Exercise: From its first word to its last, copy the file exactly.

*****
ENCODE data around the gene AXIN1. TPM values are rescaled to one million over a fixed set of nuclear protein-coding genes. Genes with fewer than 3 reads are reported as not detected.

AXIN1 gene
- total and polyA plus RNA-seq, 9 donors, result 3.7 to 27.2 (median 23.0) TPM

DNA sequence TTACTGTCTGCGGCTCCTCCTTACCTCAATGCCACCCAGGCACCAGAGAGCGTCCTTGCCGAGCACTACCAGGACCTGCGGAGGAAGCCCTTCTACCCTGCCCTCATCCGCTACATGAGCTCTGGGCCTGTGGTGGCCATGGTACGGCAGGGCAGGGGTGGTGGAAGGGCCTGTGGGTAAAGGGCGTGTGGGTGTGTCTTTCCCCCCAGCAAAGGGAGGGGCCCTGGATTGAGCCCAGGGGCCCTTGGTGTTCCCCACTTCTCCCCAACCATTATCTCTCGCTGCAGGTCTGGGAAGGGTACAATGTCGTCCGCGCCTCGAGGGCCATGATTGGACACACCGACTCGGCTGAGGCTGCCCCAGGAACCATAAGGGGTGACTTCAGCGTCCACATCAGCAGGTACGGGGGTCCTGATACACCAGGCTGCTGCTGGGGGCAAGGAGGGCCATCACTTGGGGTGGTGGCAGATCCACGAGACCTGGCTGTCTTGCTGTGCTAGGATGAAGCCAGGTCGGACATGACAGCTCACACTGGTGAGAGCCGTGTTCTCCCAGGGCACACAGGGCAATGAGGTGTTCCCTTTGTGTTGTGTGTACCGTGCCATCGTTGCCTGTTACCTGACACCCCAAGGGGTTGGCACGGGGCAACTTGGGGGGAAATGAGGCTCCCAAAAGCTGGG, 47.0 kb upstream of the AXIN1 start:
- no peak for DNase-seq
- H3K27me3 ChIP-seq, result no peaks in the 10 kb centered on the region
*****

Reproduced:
ENCODE data around the gene AXIN1. TPM values are rescaled to one million over a fixed set of nuclear protein-coding genes. Genes with fewer than 3 reads are reported as not detected.

AXIN1 gene
- total and polyA plus RNA-seq, 9 donors, result 3.7 to 27.2 (median 23.0) TPM

DNA sequence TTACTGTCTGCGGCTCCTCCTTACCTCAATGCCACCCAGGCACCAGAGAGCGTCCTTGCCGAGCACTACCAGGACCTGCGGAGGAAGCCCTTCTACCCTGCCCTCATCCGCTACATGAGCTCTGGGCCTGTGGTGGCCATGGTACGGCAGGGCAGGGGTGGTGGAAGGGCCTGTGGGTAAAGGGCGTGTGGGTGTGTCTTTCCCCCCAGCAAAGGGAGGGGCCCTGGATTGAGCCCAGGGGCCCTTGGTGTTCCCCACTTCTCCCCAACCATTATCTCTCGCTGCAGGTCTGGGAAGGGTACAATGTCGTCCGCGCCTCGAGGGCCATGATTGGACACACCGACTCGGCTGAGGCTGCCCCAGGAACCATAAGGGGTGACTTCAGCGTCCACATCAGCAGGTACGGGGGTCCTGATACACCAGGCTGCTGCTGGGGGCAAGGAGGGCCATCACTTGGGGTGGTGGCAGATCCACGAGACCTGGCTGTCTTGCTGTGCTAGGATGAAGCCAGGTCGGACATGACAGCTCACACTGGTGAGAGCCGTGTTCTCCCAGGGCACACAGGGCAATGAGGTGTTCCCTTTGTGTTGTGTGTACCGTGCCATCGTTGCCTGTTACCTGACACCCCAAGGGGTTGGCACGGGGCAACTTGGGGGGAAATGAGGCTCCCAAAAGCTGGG, 47.0 kb upstream of the AXIN1 start:
- no peak for DNase-seq
- H3K27me3 ChIP-seq, result no peaks in the 10 kb centered on the region